Press Release

UKCloud, the multi-cloud experts dedicated to making digital transformation happen across UK public sector, has announced the completion of their Brexit preparations and are ready to support public sector organisations through the uncertainty ahead.

Across the UK, there are growing concerns about implications on IT supply chain logistics, the continued variable cost of US dollar-based licenses and services, and uncertainty as to long term requirements of data protection regulations and national security needs. UK public sector organisations are finalising their own preparations and UKCloud has taken steps to ensure sufficient capacity and advantageous pricing are available regardless of how Brexit is finally implemented.

“Public sector organisations have been challenged due to the uncertainty of how Brexit will be delivered. Many projects were on hold for too long, and it’s now clear that some won’t be ready by 29th March. This doesn’t factor in the many systems that are currently running on non-UK platforms that might be put under public pressure to be brought back to the UK.” said Matt Franklin, CEO of ROC Technologies.

UKCloud’s investment is driven by an increasing number of UK public sector organisations contacting them about potential capacity – in some cases to support new systems required post-Brexit and, in other cases, as a contingency due to concerns about the continued use of non-UK hosting options.

It has been previously reported that some forms of Brexit will create a clear need for the UK’s data and key systems to be held sovereignly – on UK platforms exclusively under UK jurisdiction. This may be especially true for public services due to the growing public expectation that Brexit will result in essential data and systems being pulled back into the UK.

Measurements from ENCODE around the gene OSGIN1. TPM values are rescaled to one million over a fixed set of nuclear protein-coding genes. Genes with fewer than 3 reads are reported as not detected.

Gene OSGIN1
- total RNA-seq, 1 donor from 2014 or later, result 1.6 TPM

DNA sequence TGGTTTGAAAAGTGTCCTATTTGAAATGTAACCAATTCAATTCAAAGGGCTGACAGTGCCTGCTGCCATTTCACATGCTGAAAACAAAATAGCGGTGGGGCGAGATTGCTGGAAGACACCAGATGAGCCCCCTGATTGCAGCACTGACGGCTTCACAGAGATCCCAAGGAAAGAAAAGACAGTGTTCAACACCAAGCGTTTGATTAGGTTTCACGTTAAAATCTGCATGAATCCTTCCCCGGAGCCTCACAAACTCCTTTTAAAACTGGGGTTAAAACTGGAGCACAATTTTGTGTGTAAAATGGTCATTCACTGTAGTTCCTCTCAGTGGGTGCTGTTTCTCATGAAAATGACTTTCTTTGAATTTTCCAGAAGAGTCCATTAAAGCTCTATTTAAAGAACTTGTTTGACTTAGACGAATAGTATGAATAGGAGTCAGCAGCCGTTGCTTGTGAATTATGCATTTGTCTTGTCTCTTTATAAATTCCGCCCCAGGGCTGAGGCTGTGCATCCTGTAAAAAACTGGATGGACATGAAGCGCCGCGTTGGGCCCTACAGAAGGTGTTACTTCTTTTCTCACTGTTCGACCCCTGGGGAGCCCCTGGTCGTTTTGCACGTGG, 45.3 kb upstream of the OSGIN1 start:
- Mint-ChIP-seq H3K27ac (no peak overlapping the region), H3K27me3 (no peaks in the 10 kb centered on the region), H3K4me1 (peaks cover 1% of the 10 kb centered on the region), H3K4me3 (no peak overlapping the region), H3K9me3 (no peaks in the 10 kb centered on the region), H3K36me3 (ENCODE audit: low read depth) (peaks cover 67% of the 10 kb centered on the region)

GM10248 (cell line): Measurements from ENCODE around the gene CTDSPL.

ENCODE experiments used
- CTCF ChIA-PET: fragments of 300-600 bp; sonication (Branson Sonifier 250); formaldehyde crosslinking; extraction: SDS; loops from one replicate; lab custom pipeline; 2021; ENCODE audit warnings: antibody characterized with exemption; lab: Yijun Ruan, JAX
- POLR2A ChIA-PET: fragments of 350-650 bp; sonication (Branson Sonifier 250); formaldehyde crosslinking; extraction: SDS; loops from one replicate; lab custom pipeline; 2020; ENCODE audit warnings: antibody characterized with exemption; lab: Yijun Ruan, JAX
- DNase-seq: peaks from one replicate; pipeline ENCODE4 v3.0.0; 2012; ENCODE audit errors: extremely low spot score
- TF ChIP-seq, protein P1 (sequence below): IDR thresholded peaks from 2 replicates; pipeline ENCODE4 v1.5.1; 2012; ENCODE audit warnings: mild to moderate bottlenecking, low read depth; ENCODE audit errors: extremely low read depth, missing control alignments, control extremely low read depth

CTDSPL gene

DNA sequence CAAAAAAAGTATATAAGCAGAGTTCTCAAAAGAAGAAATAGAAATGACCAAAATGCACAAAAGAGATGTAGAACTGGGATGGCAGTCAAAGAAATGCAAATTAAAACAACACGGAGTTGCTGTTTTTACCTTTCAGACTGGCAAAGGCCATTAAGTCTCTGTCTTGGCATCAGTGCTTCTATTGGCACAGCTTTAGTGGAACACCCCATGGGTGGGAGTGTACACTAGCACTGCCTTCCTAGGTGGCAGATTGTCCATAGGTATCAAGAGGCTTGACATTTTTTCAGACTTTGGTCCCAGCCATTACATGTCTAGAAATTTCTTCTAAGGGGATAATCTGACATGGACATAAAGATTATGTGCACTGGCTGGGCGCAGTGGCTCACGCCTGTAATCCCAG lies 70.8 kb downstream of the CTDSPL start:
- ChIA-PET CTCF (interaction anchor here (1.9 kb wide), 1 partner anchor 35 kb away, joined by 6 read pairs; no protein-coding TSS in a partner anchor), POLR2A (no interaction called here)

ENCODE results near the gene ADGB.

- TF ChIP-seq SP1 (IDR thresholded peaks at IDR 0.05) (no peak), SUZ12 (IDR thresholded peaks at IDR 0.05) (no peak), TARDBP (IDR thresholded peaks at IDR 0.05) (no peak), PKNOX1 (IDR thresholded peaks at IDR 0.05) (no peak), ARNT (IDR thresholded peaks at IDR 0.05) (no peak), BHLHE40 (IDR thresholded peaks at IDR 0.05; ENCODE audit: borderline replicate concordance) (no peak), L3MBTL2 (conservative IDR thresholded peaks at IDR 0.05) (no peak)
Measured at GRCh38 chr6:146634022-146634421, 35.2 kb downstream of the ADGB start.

With the majority of UK organisations using at least one global cloud service, the issue of where those systems and data are stored is coming to the fore. (, 2018). UKCloud expect to see some of these services migrating back into the UK, while other services will reduce their exclusive dependency of foreign cloud platforms by spreading the workloads across UK-based clouds as well.

“As a key supplier to the UK public sector, it is our duty to make the arrangements necessary to be ready for whatever Brexit is delivered. Cloud technology is now an essential enabler of digital public services and our sovereign platform is a cost-effective alternative without the risks of uncertainty. We have anticipated the impact of potential disruption to physical supply chains if border delays are experienced. Our additional capacity, as well as arrangements with key vendors to secure our own supply chain, ensures that datacentre, compute and storage capacity will be in place for the potential influx of customer orders.” said Simon Hansford, CEO of UKCloud.

UKCloud provides secure cloud hosting for hundreds of public sector workloads through services hosted in UK datacentres, operated by UK experts and owned by a UK company. Their multi-cloud platform gives customers the choice of cloud stacks, all within their UK datacentres, including Microsoft Azure Stack, VMware, Oracle, OpenStack and OpenShift. UKCloud is often cheaper than the global cloud platforms – for example cloud storage is 1.46p per GB compared with 2.2cents (1.76p at an exchange rate of 1.25USD:1GBP) per GB from the leading global cloud. Similar is true of OpenStack compute instances where a typical instance costs 4p per hour from UKCloud compared with 4.7p per hour from the leading global cloud.

As evidenced by imminent vote in Parliament on the Government’s Brexit deal, the UK is going through a period of unprecedented political and economic uncertainty. Organisations in the public sector and the private sector need to remain agile in order to respond to the threats and opportunities that will arise. In completing these Brexit preparations, UKCloud is positioning itself as a safe, cost-effective and GDPR ready platform for UK organisations that want to avoid some of the implications of the uncertainty ahead.

Reference, 2018 –